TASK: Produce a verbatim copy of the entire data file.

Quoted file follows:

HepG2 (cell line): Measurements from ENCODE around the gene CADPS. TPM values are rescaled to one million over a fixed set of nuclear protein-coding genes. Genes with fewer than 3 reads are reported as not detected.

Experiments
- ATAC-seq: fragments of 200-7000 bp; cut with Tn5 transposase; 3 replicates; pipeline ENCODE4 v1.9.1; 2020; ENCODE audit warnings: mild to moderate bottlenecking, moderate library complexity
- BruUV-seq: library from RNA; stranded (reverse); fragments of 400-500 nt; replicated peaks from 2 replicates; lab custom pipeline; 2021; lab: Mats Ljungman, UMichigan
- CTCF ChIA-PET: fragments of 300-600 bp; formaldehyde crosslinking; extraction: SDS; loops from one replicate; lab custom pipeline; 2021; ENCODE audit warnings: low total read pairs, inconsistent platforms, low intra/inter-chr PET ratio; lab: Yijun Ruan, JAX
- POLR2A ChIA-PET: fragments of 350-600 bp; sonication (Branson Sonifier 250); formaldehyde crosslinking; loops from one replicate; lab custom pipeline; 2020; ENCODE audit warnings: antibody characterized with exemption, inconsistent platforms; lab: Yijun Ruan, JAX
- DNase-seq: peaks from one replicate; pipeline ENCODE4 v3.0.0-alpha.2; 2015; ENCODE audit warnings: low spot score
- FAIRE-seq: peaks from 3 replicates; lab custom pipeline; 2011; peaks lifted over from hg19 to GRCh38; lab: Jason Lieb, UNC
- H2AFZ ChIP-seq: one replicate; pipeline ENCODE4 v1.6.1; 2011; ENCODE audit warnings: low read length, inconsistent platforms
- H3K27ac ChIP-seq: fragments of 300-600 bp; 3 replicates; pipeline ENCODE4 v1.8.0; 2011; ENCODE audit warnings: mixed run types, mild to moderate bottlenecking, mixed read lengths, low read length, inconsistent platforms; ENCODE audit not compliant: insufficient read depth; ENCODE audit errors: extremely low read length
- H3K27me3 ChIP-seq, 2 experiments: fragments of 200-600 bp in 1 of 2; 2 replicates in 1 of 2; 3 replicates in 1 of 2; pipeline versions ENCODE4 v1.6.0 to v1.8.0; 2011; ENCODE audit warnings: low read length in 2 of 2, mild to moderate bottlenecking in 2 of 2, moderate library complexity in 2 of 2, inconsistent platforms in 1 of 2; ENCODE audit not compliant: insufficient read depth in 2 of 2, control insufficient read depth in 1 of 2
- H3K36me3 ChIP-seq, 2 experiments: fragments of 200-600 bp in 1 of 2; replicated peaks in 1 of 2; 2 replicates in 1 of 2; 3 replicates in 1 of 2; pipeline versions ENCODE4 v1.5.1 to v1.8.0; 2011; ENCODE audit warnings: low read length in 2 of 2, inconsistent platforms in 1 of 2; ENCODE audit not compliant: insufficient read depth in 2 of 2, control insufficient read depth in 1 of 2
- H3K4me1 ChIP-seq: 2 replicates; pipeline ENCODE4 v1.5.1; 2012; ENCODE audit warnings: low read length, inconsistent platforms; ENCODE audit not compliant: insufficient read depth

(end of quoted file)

HepG2 (cell line): Measurements from ENCODE around the gene CADPS. TPM values are rescaled to one million over a fixed set of nuclear protein-coding genes. Genes with fewer than 3 reads are reported as not detected.

Experiments
- ATAC-seq: fragments of 200-7000 bp; cut with Tn5 transposase; 3 replicates; pipeline ENCODE4 v1.9.1; 2020; ENCODE audit warnings: mild to moderate bottlenecking, moderate library complexity
- BruUV-seq: library from RNA; stranded (reverse); fragments of 400-500 nt; replicated peaks from 2 replicates; lab custom pipeline; 2021; lab: Mats Ljungman, UMichigan
- CTCF ChIA-PET: fragments of 300-600 bp; formaldehyde crosslinking; extraction: SDS; loops from one replicate; lab custom pipeline; 2021; ENCODE audit warnings: low total read pairs, inconsistent platforms, low intra/inter-chr PET ratio; lab: Yijun Ruan, JAX
- POLR2A ChIA-PET: fragments of 350-600 bp; sonication (Branson Sonifier 250); formaldehyde crosslinking; loops from one replicate; lab custom pipeline; 2020; ENCODE audit warnings: antibody characterized with exemption, inconsistent platforms; lab: Yijun Ruan, JAX
- DNase-seq: peaks from one replicate; pipeline ENCODE4 v3.0.0-alpha.2; 2015; ENCODE audit warnings: low spot score
- FAIRE-seq: peaks from 3 replicates; lab custom pipeline; 2011; peaks lifted over from hg19 to GRCh38; lab: Jason Lieb, UNC
- H2AFZ ChIP-seq: one replicate; pipeline ENCODE4 v1.6.1; 2011; ENCODE audit warnings: low read length, inconsistent platforms
- H3K27ac ChIP-seq: fragments of 300-600 bp; 3 replicates; pipeline ENCODE4 v1.8.0; 2011; ENCODE audit warnings: mixed run types, mild to moderate bottlenecking, mixed read lengths, low read length, inconsistent platforms; ENCODE audit not compliant: insufficient read depth; ENCODE audit errors: extremely low read length
- H3K27me3 ChIP-seq, 2 experiments: fragments of 200-600 bp in 1 of 2; 2 replicates in 1 of 2; 3 replicates in 1 of 2; pipeline versions ENCODE4 v1.6.0 to v1.8.0; 2011; ENCODE audit warnings: low read length in 2 of 2, mild to moderate bottlenecking in 2 of 2, moderate library complexity in 2 of 2, inconsistent platforms in 1 of 2; ENCODE audit not compliant: insufficient read depth in 2 of 2, control insufficient read depth in 1 of 2
- H3K36me3 ChIP-seq, 2 experiments: fragments of 200-600 bp in 1 of 2; replicated peaks in 1 of 2; 2 replicates in 1 of 2; 3 replicates in 1 of 2; pipeline versions ENCODE4 v1.5.1 to v1.8.0; 2011; ENCODE audit warnings: low read length in 2 of 2, inconsistent platforms in 1 of 2; ENCODE audit not compliant: insufficient read depth in 2 of 2, control insufficient read depth in 1 of 2
- H3K4me1 ChIP-seq: 2 replicates; pipeline ENCODE4 v1.5.1; 2012; ENCODE audit warnings: low read length, inconsistent platforms; ENCODE audit not compliant: insufficient read depth